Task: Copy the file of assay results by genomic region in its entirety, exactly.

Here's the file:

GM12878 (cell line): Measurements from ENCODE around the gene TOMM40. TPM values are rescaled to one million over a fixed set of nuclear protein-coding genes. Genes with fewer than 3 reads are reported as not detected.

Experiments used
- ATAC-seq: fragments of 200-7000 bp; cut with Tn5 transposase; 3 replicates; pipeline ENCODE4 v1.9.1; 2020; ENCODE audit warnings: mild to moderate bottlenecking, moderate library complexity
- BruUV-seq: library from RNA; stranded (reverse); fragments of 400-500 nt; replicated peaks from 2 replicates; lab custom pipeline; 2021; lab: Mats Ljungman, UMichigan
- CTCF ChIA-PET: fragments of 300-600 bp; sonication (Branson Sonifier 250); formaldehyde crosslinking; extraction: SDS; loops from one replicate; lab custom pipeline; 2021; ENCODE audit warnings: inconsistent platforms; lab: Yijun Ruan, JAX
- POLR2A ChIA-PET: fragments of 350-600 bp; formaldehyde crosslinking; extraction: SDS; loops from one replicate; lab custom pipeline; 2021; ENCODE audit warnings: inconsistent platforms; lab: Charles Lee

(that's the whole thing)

GM12878 (cell line): Measurements from ENCODE around the gene TOMM40. TPM values are rescaled to one million over a fixed set of nuclear protein-coding genes. Genes with fewer than 3 reads are reported as not detected.

Experiments used
- ATAC-seq: fragments of 200-7000 bp; cut with Tn5 transposase; 3 replicates; pipeline ENCODE4 v1.9.1; 2020; ENCODE audit warnings: mild to moderate bottlenecking, moderate library complexity
- BruUV-seq: library from RNA; stranded (reverse); fragments of 400-500 nt; replicated peaks from 2 replicates; lab custom pipeline; 2021; lab: Mats Ljungman, UMichigan
- CTCF ChIA-PET: fragments of 300-600 bp; sonication (Branson Sonifier 250); formaldehyde crosslinking; extraction: SDS; loops from one replicate; lab custom pipeline; 2021; ENCODE audit warnings: inconsistent platforms; lab: Yijun Ruan, JAX
- POLR2A ChIA-PET: fragments of 350-600 bp; formaldehyde crosslinking; extraction: SDS; loops from one replicate; lab custom pipeline; 2021; ENCODE audit warnings: inconsistent platforms; lab: Charles Lee